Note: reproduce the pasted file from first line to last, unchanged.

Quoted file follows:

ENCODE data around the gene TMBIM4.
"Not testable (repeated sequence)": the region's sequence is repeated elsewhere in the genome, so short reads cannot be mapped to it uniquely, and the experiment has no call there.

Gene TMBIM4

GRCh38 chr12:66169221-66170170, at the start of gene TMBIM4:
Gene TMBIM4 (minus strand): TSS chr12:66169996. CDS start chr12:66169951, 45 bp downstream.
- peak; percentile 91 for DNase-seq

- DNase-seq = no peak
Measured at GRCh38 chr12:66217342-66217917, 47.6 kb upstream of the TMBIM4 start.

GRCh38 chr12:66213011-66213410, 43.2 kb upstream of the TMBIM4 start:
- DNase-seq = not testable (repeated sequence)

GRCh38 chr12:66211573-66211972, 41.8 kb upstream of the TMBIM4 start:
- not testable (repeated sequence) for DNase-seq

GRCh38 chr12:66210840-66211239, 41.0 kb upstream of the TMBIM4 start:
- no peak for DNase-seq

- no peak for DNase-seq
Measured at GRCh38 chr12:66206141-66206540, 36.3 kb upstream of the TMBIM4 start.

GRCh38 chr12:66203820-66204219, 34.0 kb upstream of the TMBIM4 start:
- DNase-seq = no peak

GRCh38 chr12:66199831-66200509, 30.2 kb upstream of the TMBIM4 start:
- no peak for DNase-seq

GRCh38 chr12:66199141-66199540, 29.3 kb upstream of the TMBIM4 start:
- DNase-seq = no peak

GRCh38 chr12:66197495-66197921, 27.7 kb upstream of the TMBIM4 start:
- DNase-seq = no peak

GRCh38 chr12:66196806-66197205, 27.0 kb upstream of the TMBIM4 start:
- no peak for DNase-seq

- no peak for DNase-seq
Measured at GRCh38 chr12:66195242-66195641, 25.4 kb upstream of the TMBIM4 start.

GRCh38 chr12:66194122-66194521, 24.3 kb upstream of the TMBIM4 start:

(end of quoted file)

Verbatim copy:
ENCODE data around the gene TMBIM4.
"Not testable (repeated sequence)": the region's sequence is repeated elsewhere in the genome, so short reads cannot be mapped to it uniquely, and the experiment has no call there.

Gene TMBIM4

GRCh38 chr12:66169221-66170170, at the start of gene TMBIM4:
Gene TMBIM4 (minus strand): TSS chr12:66169996. CDS start chr12:66169951, 45 bp downstream.
- peak; percentile 91 for DNase-seq

- DNase-seq = no peak
Measured at GRCh38 chr12:66217342-66217917, 47.6 kb upstream of the TMBIM4 start.

GRCh38 chr12:66213011-66213410, 43.2 kb upstream of the TMBIM4 start:
- DNase-seq = not testable (repeated sequence)

GRCh38 chr12:66211573-66211972, 41.8 kb upstream of the TMBIM4 start:
- not testable (repeated sequence) for DNase-seq

GRCh38 chr12:66210840-66211239, 41.0 kb upstream of the TMBIM4 start:
- no peak for DNase-seq

- no peak for DNase-seq
Measured at GRCh38 chr12:66206141-66206540, 36.3 kb upstream of the TMBIM4 start.

GRCh38 chr12:66203820-66204219, 34.0 kb upstream of the TMBIM4 start:
- DNase-seq = no peak

GRCh38 chr12:66199831-66200509, 30.2 kb upstream of the TMBIM4 start:
- no peak for DNase-seq

GRCh38 chr12:66199141-66199540, 29.3 kb upstream of the TMBIM4 start:
- DNase-seq = no peak

GRCh38 chr12:66197495-66197921, 27.7 kb upstream of the TMBIM4 start:
- DNase-seq = no peak

GRCh38 chr12:66196806-66197205, 27.0 kb upstream of the TMBIM4 start:
- no peak for DNase-seq

- no peak for DNase-seq
Measured at GRCh38 chr12:66195242-66195641, 25.4 kb upstream of the TMBIM4 start.

GRCh38 chr12:66194122-66194521, 24.3 kb upstream of the TMBIM4 start: